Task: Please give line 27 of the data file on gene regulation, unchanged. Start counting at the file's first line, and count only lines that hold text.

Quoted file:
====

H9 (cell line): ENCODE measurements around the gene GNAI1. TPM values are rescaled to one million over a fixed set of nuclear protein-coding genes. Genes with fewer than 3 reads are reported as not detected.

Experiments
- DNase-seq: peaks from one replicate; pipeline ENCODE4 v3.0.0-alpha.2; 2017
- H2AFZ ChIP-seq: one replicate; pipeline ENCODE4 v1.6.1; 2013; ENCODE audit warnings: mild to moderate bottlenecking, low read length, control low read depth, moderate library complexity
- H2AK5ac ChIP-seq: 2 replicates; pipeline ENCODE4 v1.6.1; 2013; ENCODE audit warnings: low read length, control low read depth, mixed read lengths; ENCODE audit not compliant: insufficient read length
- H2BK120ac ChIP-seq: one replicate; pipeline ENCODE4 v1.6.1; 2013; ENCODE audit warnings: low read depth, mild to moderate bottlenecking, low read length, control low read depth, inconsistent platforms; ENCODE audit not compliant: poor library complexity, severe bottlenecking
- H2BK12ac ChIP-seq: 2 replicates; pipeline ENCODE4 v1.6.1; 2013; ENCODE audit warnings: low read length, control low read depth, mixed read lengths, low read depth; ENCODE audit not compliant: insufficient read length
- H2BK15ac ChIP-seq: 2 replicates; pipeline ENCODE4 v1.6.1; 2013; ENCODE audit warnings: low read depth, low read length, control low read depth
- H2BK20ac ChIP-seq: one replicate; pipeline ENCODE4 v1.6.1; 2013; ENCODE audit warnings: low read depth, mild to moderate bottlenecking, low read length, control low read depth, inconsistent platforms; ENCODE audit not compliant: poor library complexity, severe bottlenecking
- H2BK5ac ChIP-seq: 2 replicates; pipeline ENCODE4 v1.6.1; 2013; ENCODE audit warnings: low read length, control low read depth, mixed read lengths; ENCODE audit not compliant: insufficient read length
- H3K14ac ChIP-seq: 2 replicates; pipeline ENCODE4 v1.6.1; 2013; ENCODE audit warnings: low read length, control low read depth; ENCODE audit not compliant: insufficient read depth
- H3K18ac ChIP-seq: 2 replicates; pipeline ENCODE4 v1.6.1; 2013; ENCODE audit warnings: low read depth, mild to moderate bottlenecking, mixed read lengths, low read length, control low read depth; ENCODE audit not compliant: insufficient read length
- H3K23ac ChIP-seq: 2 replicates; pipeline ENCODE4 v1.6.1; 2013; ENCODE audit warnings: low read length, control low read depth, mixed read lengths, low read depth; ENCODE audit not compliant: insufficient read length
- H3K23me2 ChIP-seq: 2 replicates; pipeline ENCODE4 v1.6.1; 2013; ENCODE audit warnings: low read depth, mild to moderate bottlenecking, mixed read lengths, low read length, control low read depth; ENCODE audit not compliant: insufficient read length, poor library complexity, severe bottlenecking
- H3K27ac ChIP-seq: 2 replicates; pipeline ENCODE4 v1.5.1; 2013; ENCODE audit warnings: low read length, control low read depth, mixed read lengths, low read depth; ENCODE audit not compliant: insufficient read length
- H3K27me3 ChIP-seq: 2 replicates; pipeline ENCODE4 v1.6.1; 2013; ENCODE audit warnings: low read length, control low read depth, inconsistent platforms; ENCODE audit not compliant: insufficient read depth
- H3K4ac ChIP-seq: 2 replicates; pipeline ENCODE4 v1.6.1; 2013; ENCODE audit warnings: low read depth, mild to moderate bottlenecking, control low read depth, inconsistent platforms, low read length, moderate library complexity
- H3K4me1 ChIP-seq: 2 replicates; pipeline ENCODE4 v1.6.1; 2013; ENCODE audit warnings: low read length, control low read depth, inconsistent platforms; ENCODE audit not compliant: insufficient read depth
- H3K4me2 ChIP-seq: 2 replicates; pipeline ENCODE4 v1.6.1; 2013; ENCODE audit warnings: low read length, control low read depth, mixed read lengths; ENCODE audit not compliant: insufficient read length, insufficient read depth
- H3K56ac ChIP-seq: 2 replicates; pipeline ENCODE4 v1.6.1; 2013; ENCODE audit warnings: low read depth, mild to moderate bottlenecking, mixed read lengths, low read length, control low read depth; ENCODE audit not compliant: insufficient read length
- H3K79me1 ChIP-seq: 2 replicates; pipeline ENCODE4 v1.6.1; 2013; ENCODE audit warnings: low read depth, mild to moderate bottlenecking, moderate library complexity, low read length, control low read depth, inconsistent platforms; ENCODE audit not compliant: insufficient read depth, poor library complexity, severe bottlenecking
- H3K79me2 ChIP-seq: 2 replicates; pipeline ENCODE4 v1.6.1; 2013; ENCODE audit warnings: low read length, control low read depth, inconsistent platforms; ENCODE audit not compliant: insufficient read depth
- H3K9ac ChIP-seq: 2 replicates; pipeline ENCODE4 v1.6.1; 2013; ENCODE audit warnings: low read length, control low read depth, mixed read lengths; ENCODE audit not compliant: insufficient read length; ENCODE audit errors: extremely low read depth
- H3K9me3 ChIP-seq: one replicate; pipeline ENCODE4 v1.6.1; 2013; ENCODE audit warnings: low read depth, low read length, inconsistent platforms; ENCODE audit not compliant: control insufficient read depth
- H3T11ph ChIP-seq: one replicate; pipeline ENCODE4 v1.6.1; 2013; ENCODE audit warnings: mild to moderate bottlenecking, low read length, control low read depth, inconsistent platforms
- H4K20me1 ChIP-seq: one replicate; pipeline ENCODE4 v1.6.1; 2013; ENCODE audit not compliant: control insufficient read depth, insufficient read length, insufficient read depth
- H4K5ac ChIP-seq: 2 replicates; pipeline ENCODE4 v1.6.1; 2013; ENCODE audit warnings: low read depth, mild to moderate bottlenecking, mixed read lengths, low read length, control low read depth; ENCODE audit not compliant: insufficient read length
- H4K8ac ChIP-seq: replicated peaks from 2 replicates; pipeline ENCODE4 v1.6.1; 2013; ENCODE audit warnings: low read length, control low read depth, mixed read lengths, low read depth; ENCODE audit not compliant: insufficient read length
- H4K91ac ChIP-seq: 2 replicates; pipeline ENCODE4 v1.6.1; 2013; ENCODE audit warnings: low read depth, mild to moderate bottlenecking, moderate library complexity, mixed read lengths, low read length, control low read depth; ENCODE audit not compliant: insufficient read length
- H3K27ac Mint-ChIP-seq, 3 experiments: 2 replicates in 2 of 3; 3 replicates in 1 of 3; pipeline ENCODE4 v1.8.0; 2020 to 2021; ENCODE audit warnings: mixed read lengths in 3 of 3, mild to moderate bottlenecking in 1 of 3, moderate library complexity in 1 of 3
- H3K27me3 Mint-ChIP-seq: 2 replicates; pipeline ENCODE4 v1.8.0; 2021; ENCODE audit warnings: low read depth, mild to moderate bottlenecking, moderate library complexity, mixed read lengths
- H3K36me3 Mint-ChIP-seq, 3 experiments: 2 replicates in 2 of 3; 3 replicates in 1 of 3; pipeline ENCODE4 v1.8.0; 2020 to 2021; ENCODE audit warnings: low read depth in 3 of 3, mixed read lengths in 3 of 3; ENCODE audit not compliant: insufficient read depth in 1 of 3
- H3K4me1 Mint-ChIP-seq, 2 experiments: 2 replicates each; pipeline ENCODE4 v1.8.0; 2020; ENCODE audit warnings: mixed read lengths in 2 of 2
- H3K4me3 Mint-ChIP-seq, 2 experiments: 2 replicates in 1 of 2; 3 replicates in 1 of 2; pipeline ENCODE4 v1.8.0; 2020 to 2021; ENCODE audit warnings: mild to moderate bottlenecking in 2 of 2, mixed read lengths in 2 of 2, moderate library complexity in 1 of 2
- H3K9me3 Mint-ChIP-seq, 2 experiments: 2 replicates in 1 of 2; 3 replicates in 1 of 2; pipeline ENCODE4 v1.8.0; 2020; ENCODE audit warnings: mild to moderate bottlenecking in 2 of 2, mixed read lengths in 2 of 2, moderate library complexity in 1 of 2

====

- H4K5ac ChIP-seq: 2 replicates; pipeline ENCODE4 v1.6.1; 2013; ENCODE audit warnings: low read depth, mild to moderate bottlenecking, mixed read lengths, low read length, control low read depth; ENCODE audit not compliant: insufficient read length